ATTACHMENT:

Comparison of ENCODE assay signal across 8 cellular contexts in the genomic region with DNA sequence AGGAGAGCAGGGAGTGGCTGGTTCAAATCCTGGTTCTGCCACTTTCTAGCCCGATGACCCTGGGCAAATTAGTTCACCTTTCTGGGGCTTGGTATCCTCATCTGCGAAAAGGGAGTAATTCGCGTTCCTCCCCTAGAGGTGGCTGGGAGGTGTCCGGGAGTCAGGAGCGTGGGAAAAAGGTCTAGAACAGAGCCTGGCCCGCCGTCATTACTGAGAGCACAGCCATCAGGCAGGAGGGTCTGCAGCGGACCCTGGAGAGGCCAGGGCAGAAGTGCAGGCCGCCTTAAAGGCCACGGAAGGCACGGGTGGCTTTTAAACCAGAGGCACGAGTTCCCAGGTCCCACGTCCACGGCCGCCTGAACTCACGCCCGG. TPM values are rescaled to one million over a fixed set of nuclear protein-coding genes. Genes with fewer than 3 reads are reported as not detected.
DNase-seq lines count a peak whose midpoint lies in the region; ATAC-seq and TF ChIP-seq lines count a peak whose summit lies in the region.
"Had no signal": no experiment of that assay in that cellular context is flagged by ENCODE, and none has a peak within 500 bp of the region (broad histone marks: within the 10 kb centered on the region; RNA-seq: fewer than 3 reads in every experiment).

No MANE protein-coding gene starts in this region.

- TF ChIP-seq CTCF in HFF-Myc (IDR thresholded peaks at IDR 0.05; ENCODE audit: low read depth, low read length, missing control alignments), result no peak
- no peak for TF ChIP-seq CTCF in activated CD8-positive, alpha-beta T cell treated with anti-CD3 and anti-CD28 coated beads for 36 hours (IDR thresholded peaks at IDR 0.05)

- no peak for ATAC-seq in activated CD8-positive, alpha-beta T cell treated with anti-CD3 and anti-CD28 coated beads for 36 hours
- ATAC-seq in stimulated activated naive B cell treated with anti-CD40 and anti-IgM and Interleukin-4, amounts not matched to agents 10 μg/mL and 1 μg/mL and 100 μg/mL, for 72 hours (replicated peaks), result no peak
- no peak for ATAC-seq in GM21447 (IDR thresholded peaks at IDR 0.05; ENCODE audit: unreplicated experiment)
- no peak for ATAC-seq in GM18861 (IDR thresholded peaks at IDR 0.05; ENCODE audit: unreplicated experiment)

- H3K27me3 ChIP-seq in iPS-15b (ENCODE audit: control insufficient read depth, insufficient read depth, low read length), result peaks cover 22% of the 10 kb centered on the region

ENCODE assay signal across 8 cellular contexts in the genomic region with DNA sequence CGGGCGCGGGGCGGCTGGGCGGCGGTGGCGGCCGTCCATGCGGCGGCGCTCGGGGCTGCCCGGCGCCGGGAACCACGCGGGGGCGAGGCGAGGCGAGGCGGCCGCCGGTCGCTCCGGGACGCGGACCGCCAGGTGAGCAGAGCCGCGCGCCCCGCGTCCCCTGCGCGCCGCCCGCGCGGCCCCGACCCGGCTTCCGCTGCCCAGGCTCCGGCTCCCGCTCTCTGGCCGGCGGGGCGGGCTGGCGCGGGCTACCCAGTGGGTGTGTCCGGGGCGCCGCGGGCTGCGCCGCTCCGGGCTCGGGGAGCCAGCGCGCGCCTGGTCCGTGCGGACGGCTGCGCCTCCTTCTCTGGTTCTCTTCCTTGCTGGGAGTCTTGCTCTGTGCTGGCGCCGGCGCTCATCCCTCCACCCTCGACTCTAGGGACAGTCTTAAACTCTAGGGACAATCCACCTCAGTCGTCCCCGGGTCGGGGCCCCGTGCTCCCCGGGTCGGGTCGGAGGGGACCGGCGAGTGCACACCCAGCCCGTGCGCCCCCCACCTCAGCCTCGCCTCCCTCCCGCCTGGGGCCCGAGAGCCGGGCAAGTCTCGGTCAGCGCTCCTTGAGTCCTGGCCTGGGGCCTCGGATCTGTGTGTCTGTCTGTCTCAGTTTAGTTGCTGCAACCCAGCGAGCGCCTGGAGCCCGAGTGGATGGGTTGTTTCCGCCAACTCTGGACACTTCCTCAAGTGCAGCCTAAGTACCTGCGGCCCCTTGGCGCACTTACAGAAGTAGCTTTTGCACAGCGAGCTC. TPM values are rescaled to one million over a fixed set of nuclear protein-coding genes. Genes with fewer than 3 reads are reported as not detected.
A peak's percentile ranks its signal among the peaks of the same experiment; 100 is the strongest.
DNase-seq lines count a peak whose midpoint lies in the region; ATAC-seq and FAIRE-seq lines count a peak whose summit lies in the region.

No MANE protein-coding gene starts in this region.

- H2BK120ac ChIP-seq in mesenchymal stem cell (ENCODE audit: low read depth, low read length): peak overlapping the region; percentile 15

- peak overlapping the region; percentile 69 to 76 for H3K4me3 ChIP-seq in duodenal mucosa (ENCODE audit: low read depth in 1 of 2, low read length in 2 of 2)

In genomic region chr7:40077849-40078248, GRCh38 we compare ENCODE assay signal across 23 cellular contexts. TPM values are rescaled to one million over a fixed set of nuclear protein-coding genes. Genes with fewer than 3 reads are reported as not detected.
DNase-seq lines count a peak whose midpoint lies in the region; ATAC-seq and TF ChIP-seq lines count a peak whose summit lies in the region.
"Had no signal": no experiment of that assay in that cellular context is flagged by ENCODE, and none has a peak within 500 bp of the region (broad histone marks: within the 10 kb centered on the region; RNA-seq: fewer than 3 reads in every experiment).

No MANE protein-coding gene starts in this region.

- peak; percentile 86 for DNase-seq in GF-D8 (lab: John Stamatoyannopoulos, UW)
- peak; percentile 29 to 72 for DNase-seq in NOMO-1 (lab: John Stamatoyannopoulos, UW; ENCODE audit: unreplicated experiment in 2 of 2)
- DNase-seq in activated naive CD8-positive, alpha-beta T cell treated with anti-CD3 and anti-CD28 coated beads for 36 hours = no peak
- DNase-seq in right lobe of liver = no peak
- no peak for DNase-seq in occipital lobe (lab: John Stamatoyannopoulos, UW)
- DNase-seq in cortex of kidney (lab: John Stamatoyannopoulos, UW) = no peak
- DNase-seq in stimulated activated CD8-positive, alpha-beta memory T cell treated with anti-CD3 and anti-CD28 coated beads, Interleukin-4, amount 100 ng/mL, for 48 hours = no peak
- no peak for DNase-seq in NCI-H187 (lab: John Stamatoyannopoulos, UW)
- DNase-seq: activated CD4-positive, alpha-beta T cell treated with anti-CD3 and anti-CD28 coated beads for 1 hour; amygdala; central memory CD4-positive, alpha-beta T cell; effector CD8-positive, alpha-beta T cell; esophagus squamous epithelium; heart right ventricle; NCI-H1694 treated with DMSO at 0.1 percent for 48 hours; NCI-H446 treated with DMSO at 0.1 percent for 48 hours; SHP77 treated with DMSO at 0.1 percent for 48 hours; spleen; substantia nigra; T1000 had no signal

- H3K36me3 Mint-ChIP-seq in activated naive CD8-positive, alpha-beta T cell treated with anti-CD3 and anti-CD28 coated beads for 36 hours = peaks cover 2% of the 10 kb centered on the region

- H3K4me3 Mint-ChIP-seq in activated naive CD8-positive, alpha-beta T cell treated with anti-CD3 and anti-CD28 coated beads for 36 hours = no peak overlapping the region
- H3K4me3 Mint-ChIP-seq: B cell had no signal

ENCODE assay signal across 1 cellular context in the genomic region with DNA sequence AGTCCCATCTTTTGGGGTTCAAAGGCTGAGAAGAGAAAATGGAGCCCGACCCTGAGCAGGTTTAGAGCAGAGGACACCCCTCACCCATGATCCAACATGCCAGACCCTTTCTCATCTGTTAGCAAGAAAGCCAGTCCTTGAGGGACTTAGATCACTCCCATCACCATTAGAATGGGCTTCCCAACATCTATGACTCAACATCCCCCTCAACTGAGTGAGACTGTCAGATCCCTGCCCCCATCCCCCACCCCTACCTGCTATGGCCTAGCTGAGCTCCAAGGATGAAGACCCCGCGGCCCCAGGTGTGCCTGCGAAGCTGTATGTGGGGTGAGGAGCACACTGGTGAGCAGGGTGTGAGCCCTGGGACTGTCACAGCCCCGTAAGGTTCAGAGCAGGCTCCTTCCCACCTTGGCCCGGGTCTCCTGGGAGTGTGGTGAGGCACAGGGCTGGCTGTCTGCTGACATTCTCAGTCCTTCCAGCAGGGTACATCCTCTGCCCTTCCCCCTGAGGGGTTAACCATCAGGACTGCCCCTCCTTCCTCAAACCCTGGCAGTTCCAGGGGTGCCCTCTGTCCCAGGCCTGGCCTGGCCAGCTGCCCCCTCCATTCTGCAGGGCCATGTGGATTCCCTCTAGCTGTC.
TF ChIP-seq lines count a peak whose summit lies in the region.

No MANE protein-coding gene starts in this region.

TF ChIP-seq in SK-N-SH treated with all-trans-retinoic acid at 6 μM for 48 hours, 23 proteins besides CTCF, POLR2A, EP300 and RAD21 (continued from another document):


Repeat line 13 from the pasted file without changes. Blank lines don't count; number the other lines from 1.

A peak's percentile ranks its signal among the peaks of the same experiment; 100 is the strongest.